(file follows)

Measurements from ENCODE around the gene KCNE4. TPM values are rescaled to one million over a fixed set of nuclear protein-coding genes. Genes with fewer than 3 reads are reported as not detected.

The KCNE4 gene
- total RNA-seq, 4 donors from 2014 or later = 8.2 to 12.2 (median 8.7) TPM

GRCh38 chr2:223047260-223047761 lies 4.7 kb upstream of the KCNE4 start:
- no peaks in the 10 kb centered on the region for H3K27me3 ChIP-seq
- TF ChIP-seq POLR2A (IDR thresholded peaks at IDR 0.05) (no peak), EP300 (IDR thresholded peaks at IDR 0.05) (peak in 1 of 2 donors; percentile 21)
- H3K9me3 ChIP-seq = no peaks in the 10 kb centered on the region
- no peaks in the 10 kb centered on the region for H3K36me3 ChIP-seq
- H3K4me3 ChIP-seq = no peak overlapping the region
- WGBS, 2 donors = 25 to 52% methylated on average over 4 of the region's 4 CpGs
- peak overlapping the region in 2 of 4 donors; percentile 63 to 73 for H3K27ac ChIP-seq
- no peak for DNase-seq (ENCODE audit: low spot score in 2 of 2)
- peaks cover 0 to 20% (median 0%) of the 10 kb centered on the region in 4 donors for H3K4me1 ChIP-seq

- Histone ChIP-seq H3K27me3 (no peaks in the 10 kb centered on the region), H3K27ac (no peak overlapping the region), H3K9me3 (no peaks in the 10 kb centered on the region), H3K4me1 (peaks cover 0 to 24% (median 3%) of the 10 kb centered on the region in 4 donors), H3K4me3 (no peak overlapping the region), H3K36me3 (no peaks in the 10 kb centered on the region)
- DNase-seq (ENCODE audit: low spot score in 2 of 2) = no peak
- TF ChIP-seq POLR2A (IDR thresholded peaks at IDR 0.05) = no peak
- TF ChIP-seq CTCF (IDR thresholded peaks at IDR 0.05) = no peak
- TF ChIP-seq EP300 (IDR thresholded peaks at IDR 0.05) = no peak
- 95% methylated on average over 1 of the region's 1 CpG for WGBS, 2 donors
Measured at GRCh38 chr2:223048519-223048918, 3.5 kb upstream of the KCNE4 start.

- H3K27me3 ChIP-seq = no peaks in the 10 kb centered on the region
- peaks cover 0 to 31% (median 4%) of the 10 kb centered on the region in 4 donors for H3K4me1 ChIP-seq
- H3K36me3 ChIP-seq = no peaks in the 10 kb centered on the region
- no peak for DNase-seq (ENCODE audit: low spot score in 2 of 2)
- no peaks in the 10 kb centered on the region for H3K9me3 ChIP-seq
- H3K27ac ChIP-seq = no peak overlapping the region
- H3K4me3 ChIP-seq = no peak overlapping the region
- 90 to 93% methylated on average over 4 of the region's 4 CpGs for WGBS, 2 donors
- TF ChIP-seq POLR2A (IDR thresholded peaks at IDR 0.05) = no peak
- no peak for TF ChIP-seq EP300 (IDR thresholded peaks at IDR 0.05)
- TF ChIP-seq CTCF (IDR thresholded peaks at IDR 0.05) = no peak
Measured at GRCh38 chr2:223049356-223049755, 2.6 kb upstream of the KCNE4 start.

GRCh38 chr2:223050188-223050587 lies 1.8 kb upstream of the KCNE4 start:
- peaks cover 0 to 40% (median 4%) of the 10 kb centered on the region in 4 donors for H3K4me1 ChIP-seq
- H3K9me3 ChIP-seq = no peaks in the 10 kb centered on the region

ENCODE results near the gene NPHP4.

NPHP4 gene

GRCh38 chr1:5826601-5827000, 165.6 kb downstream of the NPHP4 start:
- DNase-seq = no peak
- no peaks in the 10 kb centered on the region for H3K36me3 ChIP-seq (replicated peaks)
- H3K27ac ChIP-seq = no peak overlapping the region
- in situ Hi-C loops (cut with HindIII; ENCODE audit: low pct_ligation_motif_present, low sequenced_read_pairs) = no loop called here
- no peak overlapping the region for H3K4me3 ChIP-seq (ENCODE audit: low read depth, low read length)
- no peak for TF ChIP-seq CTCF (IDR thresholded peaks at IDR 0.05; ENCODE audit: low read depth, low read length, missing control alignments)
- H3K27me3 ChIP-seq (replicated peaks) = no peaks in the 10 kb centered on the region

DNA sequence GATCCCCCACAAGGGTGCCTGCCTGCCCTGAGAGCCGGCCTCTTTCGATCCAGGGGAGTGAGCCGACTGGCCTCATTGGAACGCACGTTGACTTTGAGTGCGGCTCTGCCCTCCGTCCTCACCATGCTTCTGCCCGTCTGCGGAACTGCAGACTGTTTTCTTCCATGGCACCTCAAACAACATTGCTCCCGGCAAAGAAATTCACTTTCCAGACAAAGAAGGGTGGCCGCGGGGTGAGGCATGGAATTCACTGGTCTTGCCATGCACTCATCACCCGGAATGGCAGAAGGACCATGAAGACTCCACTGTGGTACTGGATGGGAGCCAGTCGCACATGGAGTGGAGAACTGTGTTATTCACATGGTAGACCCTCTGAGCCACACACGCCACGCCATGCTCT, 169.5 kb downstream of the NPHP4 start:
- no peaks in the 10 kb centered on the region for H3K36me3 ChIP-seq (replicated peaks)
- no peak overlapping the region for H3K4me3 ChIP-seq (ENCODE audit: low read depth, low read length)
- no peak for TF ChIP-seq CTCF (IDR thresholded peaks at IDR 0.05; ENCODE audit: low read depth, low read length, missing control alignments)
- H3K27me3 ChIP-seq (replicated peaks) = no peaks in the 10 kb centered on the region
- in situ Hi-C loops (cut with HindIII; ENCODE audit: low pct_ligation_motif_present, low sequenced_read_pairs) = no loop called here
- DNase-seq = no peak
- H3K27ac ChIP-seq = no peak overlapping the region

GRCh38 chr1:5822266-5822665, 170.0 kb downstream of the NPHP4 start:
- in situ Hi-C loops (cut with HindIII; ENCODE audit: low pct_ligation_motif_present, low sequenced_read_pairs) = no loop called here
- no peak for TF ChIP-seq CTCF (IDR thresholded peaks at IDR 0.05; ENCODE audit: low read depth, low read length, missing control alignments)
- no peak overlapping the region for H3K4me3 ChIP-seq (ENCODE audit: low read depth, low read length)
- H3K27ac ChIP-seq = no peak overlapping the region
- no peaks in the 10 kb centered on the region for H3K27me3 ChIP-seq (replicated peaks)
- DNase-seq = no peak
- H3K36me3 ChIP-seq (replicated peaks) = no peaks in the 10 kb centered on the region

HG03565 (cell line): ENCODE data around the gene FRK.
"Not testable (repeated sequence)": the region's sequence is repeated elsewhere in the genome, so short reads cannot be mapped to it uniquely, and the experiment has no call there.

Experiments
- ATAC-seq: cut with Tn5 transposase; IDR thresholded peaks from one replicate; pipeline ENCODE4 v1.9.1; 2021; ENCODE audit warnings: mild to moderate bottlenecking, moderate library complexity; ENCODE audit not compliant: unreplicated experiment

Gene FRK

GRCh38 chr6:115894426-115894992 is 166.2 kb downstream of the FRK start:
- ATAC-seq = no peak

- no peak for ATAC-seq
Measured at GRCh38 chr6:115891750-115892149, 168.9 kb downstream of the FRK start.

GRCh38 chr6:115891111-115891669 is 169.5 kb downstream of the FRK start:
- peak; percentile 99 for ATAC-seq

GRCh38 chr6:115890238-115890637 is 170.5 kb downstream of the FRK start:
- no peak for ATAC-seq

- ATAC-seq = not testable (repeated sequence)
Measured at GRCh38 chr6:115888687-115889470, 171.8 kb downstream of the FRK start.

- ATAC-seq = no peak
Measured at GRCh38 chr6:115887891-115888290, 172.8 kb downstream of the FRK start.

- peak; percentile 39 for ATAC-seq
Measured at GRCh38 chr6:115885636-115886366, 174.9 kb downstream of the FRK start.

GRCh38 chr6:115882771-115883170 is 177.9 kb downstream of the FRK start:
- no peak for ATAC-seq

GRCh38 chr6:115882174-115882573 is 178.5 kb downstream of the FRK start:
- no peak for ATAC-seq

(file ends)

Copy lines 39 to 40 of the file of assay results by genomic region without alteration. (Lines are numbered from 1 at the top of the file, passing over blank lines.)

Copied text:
- DNase-seq = no peak
- no peaks in the 10 kb centered on the region for H3K36me3 ChIP-seq (replicated peaks)